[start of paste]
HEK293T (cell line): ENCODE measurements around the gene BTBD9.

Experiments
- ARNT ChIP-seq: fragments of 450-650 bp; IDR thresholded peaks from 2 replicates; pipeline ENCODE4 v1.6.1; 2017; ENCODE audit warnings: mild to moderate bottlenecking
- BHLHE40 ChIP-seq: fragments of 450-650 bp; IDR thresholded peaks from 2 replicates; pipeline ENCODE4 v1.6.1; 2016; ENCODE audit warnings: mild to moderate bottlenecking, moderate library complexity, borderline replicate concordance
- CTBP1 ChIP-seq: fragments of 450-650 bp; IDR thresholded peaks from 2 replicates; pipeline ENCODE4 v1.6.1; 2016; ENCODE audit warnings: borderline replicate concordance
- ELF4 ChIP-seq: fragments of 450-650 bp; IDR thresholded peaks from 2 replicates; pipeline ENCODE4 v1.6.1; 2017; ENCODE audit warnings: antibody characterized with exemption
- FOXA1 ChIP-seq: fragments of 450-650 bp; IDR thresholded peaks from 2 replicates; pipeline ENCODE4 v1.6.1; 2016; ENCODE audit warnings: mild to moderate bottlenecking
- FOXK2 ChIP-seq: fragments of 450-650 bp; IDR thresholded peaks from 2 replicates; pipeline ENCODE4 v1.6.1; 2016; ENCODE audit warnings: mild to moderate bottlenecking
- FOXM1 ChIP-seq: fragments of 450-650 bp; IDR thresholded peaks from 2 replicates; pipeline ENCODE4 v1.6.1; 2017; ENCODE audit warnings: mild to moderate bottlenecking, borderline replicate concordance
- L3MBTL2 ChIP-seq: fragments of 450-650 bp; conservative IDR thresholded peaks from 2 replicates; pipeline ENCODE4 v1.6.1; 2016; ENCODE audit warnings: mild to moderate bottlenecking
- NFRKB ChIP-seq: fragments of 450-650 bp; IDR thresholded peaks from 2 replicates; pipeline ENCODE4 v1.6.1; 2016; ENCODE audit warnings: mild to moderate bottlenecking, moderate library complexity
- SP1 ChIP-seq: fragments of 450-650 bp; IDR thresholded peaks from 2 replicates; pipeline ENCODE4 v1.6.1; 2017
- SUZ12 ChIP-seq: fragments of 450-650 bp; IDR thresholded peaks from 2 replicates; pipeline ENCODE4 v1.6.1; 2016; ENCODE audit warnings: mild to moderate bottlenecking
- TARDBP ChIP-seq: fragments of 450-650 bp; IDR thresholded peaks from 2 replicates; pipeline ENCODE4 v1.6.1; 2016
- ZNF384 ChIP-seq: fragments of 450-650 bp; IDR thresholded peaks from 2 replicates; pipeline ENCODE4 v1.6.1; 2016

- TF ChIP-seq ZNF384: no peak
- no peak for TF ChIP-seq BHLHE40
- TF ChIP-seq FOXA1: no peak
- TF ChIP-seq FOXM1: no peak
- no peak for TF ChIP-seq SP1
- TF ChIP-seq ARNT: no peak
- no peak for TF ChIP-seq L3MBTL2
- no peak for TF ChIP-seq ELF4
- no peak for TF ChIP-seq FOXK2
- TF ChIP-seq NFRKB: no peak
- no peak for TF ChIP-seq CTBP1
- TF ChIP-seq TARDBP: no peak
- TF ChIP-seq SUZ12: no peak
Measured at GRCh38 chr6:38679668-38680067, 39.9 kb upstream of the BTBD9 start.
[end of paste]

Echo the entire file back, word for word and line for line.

HEK293T (cell line): ENCODE measurements around the gene BTBD9.

Experiments
- ARNT ChIP-seq: fragments of 450-650 bp; IDR thresholded peaks from 2 replicates; pipeline ENCODE4 v1.6.1; 2017; ENCODE audit warnings: mild to moderate bottlenecking
- BHLHE40 ChIP-seq: fragments of 450-650 bp; IDR thresholded peaks from 2 replicates; pipeline ENCODE4 v1.6.1; 2016; ENCODE audit warnings: mild to moderate bottlenecking, moderate library complexity, borderline replicate concordance
- CTBP1 ChIP-seq: fragments of 450-650 bp; IDR thresholded peaks from 2 replicates; pipeline ENCODE4 v1.6.1; 2016; ENCODE audit warnings: borderline replicate concordance
- ELF4 ChIP-seq: fragments of 450-650 bp; IDR thresholded peaks from 2 replicates; pipeline ENCODE4 v1.6.1; 2017; ENCODE audit warnings: antibody characterized with exemption
- FOXA1 ChIP-seq: fragments of 450-650 bp; IDR thresholded peaks from 2 replicates; pipeline ENCODE4 v1.6.1; 2016; ENCODE audit warnings: mild to moderate bottlenecking
- FOXK2 ChIP-seq: fragments of 450-650 bp; IDR thresholded peaks from 2 replicates; pipeline ENCODE4 v1.6.1; 2016; ENCODE audit warnings: mild to moderate bottlenecking
- FOXM1 ChIP-seq: fragments of 450-650 bp; IDR thresholded peaks from 2 replicates; pipeline ENCODE4 v1.6.1; 2017; ENCODE audit warnings: mild to moderate bottlenecking, borderline replicate concordance
- L3MBTL2 ChIP-seq: fragments of 450-650 bp; conservative IDR thresholded peaks from 2 replicates; pipeline ENCODE4 v1.6.1; 2016; ENCODE audit warnings: mild to moderate bottlenecking
- NFRKB ChIP-seq: fragments of 450-650 bp; IDR thresholded peaks from 2 replicates; pipeline ENCODE4 v1.6.1; 2016; ENCODE audit warnings: mild to moderate bottlenecking, moderate library complexity
- SP1 ChIP-seq: fragments of 450-650 bp; IDR thresholded peaks from 2 replicates; pipeline ENCODE4 v1.6.1; 2017
- SUZ12 ChIP-seq: fragments of 450-650 bp; IDR thresholded peaks from 2 replicates; pipeline ENCODE4 v1.6.1; 2016; ENCODE audit warnings: mild to moderate bottlenecking
- TARDBP ChIP-seq: fragments of 450-650 bp; IDR thresholded peaks from 2 replicates; pipeline ENCODE4 v1.6.1; 2016
- ZNF384 ChIP-seq: fragments of 450-650 bp; IDR thresholded peaks from 2 replicates; pipeline ENCODE4 v1.6.1; 2016

- TF ChIP-seq ZNF384: no peak
- no peak for TF ChIP-seq BHLHE40
- TF ChIP-seq FOXA1: no peak
- TF ChIP-seq FOXM1: no peak
- no peak for TF ChIP-seq SP1
- TF ChIP-seq ARNT: no peak
- no peak for TF ChIP-seq L3MBTL2
- no peak for TF ChIP-seq ELF4
- no peak for TF ChIP-seq FOXK2
- TF ChIP-seq NFRKB: no peak
- no peak for TF ChIP-seq CTBP1
- TF ChIP-seq TARDBP: no peak
- TF ChIP-seq SUZ12: no peak
Measured at GRCh38 chr6:38679668-38680067, 39.9 kb upstream of the BTBD9 start.